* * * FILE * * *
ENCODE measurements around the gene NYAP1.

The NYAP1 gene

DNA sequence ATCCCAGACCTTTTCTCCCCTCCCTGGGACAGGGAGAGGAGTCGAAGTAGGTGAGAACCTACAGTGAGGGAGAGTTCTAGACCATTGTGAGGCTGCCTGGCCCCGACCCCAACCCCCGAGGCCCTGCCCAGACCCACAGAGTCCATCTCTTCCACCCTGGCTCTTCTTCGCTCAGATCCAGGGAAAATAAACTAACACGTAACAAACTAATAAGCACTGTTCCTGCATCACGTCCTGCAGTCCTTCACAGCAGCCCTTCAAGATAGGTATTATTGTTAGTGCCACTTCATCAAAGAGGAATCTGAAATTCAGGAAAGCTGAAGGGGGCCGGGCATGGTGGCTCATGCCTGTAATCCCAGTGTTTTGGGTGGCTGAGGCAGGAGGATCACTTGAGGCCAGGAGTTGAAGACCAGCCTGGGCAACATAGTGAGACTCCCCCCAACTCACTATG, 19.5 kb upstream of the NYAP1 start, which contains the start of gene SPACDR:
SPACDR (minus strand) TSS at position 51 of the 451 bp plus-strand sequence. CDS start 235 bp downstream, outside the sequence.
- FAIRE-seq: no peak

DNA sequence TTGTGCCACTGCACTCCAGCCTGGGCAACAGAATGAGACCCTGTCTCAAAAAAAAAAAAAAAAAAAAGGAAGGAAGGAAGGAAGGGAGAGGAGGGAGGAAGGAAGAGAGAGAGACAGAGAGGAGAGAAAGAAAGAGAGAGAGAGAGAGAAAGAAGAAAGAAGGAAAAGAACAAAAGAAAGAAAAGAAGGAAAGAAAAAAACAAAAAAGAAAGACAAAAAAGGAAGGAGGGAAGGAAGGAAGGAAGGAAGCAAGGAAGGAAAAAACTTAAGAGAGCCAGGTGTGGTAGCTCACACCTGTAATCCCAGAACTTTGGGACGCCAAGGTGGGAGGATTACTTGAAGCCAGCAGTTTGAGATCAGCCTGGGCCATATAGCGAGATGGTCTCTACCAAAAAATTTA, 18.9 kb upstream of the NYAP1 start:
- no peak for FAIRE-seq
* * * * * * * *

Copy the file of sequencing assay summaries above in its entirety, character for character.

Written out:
ENCODE measurements around the gene NYAP1.

The NYAP1 gene

DNA sequence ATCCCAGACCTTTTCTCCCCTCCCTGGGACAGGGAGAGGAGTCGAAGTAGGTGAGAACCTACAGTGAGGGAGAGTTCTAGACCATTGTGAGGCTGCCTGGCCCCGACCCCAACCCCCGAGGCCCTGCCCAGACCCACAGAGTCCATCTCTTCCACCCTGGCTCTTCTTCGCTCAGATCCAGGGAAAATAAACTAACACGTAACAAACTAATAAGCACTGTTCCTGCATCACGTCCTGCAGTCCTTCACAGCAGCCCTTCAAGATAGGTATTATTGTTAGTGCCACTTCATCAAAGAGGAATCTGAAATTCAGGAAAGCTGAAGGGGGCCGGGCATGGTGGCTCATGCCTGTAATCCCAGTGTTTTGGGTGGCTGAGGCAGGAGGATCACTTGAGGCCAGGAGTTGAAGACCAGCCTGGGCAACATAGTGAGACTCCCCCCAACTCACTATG, 19.5 kb upstream of the NYAP1 start, which contains the start of gene SPACDR:
SPACDR (minus strand) TSS at position 51 of the 451 bp plus-strand sequence. CDS start 235 bp downstream, outside the sequence.
- FAIRE-seq: no peak

DNA sequence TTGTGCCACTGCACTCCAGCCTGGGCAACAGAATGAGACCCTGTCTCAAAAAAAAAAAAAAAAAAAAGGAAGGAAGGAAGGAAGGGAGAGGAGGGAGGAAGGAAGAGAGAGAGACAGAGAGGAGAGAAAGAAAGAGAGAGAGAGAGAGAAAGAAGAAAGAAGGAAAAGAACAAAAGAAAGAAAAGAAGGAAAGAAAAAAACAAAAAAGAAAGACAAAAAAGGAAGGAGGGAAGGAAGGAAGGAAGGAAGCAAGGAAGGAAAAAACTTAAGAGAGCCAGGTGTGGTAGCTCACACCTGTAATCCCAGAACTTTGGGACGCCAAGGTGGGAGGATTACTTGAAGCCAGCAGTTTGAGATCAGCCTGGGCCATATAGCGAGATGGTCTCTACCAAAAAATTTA, 18.9 kb upstream of the NYAP1 start:
- no peak for FAIRE-seq